There are a few schools of thought in fitness when it comes to heart rate monitors. One side says that a heart rate monitor helps you keep your effort in the proper range, while the contrarians think a heart rate monitor is a crutch and you should go with what feels right, not a number on a screen. I’ve never trained with any sort of heart rate monitor, so when Wahoo offered Gear Diary the chance to review it, I jumped at the opportunity.
The Wahoo system comes with two parts, a heart rate monitor strap, and an ANT+ receiver. The strap goes around your chest, and the receiver plugs into the dock connector on the iPhone. Once the receiver is all set and you’re wearing the strap you’re good to go! Wahoo offers a utility to make sure everything is communicating properly and to assist with troubleshooting. The utility app also lets you browse for Wahoo-compatible apps, from running to biking and hiking. I love that they did this since it makes it much easier to find the apps you want. Typing Wahoo into the App Store search bar is a bit more hit and miss. 😉 One thing that bugs me about the receiver/strap combo is that there’s no carrying case or snap-together option for storage. While you can buy replacement ANT+ keys, it’s a pain to lose half the system, and the receiver is small enough that it could be misplaced, swept under a desk, etc. You can always keep the plastic packaging to store both parts, and the whole system is small enough to live in a small pouch, but some sort of storage system out of the box would have been nice.
I tested the Wahoo with three of its compatible apps; HeartWorks, WahooFitness, and Runkeeper. All three worked well with the receiver and strap, and I did not have any dropped connections or issues with the strap getting a read. Each app picked up the heart rate monitor right away, and as far as I could tell they were all fairly accurate. Where they differed was in how they handled the heart rate monitor’s feedback.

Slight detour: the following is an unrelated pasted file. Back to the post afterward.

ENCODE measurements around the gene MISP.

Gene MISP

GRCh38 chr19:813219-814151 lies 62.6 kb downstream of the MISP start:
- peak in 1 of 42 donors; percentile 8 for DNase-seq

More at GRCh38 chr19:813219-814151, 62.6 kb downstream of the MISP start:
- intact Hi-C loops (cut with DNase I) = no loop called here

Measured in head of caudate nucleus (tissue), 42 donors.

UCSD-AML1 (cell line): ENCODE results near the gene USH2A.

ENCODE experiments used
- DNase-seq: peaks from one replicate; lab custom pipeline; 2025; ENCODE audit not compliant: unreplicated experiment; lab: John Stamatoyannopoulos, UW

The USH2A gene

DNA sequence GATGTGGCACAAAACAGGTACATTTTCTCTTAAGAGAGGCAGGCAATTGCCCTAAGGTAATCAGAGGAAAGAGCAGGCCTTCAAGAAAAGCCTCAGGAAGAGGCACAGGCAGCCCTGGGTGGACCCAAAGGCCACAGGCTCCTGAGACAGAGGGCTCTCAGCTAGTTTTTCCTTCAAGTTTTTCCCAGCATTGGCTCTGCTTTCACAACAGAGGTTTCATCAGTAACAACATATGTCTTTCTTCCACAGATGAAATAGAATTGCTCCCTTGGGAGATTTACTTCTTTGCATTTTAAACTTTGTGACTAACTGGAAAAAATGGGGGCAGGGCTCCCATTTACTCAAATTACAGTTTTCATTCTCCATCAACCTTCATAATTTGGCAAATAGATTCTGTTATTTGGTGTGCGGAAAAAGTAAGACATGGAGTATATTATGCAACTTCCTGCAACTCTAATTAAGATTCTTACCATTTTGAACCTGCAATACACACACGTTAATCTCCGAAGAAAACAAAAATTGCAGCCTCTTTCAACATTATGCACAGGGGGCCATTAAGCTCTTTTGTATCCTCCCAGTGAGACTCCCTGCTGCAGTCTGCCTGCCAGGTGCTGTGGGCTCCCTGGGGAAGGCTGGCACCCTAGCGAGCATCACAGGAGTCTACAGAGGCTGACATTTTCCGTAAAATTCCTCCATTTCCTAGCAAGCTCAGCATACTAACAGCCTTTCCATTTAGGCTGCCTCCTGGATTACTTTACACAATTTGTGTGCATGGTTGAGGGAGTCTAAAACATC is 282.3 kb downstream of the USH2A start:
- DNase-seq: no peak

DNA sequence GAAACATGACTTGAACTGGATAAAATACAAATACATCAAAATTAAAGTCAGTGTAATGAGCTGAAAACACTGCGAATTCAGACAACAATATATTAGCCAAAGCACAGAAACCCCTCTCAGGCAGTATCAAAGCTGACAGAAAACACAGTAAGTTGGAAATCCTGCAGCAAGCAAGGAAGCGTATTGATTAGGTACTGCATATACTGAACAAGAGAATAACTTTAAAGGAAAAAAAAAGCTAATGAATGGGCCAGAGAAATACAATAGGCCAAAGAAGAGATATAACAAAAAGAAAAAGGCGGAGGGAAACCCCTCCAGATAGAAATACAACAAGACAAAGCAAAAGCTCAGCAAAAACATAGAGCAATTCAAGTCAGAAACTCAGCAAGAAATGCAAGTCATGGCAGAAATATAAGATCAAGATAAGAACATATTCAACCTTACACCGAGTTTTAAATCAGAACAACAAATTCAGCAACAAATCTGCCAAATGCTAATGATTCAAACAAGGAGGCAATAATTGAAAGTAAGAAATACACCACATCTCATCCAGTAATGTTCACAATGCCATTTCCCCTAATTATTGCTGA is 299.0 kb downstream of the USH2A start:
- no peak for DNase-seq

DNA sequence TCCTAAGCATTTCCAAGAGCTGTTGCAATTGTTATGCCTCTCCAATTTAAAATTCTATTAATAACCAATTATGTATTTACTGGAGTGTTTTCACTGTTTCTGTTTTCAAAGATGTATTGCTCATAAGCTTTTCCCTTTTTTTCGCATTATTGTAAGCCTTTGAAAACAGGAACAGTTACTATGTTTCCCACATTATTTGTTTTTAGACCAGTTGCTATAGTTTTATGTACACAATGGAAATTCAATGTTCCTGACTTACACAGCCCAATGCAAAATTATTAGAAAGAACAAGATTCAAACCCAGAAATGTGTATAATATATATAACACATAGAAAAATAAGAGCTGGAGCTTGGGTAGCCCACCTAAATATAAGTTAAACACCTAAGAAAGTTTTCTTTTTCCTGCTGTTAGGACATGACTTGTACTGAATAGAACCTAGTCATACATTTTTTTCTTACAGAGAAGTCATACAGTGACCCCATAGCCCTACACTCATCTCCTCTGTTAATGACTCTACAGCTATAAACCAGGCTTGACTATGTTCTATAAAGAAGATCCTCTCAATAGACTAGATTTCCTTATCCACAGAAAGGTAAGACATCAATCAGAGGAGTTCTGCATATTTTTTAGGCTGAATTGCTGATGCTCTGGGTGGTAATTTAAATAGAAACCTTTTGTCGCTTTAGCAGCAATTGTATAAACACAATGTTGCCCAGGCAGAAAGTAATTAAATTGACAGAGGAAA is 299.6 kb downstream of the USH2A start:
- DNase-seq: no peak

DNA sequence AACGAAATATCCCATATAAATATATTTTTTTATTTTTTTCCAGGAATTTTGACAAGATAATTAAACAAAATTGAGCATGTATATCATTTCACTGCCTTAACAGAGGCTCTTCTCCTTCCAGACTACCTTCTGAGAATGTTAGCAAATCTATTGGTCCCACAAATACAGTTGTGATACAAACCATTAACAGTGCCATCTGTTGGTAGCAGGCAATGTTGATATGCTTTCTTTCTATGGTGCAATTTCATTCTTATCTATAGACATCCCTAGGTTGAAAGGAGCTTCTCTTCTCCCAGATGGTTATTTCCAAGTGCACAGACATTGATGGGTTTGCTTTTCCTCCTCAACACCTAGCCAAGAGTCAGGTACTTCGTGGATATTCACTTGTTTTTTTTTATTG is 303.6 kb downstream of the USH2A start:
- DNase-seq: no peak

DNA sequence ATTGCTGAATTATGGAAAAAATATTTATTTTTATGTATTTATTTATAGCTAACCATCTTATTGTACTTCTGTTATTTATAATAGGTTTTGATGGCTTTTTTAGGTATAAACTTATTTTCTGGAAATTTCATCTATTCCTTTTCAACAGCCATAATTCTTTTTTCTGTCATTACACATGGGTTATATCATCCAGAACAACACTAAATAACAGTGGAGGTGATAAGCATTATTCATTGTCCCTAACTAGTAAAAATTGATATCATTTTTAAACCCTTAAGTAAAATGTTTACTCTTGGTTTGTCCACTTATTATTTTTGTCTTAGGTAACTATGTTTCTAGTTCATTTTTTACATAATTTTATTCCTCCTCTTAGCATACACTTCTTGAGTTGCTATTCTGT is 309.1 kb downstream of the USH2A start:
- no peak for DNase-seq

Wahoo Fitness app: This one handled the heart rate monitor data like a champ. Not only did it show my heart rate during the activity, but it also saved my average and max heart rate as part of the workout history, and calculated a rough calorie burn from my heart rate, speed and time. My one issue is that the app “counts down” when it starts, and if you turn the screen off during the countdown it doesn’t continue recording. Whoops.
Runkeeper: This is a great app for tracking runs, and it does show your heart rate DURING the run, but that data disappears into the void when you go back into your run history. For some reason, Runkeeper doesn’t save your heart rate information, so unless you’re checking the app regularly WHILE running you don’t get the benefit of knowing your average and max rates.
HeartWorks: If all you want to know is your average heart rate while active and resting, this is as straightforward as you get. There’s a tab that gives you history (and timeframe of the reading) along with fun charts that show the peaks and valleys of your heartbeat. It doesn’t run in the background, however, so if you’re looking for a long-term readout of your heart rate this isn’t it. As a check-in, though, it beats slapping your neck or wrist looking for a pulse and trying to count. I used this to figure out the accuracy of the heart rate monitor, and it fits with readings I have received before. My resting heart rate hovers in the low 50s, and HeartWorks showed the same results while sitting on the couch resting.